By charging the alleged ringleader of a powerful drug cartel, the government has declared an all-out war on drug smuggling in Serbia.
By Igor Jovanovic for Southeast European Times in Belgrade -- 22/04/10
Darko Saric and his group are suspected of smuggling 2.5 tonnes of cocaine from South America. [Getty Images]
Serbia's Special Prosecution for Organised Crime filed charges last week against Darko Saric and 19 others suspected of smuggling 2.5 tonnes of cocaine from South America. This has ignited a public debate on the safety of top officials, some of whom the group allegedly threatened.
Justice Ministry senior official Slobodan Homen said that the group, after the arrest of some members and the seizure of property worth several million euros, sent death threats to Serbian President Boris Tadic, Justice Minister Snezana Malovic and Special Prosecutor Miljko Radisavljevic. Police are investigating.
Saric, wanted by police since last year's confiscation of 2 tonnes of cocaine from a yacht in Uruguay, managed to flee the country. If convicted, his group's members each face up to 40 years in prison.
His is believed to be one of the most organised criminal groups ever to set up shop in Serbia, Special Prosecutor Miljko Radisavljevic said.
According to police, Saric is hiding in Montenegro, and continues his illegal activities. At the end of March, according to the daily Blic, 100kg of cocaine that was confiscated in Western Europe were allegedly smuggled to Europe for Saric.
"Saric did not have any direct contact with the cocaine, as he has never had. The job was done by well-teamed couriers sent to South America with huge sums of money to purchase drug, and sailors who undertook cocaine and smuggled it by vessels to Europe. The confiscated drug was found on a ship on which there were several sailors from the Balkans," a police source told Blic on Wednesday (April 21st).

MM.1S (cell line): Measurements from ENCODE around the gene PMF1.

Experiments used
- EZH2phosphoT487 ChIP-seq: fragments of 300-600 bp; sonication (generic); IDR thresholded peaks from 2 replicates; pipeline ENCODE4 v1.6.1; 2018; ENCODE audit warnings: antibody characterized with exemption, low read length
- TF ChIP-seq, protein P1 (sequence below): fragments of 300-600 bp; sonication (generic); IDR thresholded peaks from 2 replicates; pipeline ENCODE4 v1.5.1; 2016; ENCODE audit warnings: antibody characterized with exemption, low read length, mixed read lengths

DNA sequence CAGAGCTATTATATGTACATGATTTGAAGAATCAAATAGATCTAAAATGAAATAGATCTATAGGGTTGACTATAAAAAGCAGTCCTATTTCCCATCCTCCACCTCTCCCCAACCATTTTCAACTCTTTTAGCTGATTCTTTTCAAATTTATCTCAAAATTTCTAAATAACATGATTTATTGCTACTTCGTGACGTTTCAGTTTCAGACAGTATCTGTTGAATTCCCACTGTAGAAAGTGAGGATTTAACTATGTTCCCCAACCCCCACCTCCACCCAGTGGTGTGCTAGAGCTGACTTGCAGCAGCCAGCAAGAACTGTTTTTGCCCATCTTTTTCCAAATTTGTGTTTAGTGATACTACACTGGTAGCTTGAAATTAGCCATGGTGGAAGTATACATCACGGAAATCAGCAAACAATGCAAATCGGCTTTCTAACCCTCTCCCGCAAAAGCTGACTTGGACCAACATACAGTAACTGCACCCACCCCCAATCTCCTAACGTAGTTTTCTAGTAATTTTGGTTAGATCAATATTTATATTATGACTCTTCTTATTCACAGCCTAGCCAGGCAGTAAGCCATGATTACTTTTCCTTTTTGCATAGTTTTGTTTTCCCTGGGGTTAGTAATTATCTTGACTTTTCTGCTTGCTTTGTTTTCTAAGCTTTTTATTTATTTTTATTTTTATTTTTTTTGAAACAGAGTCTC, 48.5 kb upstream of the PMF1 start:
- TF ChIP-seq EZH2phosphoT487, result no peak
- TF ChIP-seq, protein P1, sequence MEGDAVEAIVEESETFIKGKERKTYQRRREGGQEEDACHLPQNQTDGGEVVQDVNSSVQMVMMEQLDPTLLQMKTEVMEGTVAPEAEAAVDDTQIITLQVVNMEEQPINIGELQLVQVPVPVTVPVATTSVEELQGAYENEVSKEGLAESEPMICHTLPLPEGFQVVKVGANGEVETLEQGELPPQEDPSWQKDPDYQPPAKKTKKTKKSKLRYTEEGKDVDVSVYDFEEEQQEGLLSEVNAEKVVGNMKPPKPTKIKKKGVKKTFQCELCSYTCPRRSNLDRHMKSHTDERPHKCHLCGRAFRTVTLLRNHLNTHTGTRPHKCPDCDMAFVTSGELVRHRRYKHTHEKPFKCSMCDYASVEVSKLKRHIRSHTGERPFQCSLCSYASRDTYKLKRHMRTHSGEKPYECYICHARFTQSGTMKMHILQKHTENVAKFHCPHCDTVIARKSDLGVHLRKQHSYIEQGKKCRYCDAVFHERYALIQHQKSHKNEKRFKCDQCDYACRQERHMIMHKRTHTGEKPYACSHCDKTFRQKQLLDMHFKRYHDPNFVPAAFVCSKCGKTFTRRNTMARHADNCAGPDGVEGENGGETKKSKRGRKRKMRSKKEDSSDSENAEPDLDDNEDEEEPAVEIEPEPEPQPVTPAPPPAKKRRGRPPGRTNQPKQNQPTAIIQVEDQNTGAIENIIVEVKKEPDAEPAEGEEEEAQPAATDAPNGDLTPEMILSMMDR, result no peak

The gang -- which invested money in real estate and purchased companies -- is said to hold assets worth tens of millions of euros. So far, several luxury homes and hotels worth millions of euros have been seized.
"All this should be taken very seriously and measures should be taken to protect state officials. The group is so financially powerful, with means to carry out its threats. I also don't think it will give up so easily and just watch the state seize its property," Belgrade Faculty of Security lecturer Zoran Dragisic told SETimes.
After the threats to state officials were revealed, the government announced that a new armoured car worth 620,000 euros was purchased for Tadic. Malovic and Radisavljevic were moved from their residences.
Milos, 22, a Belgrade student, thinks the threats to state officials may have been exaggerated to justify the purchase of new means of security, but also believes the danger cannot be ignored.
"After the assassination of Prime Minister Zoran Djindjic, no one [can] underestimate danger," he told SETimes.
Dragana, 41, a lawyer from Belgrade, told SETimes that she believes the public should be concerned. "If criminals are able to threaten state officials, what can we, the citizens, say? How protected are we?"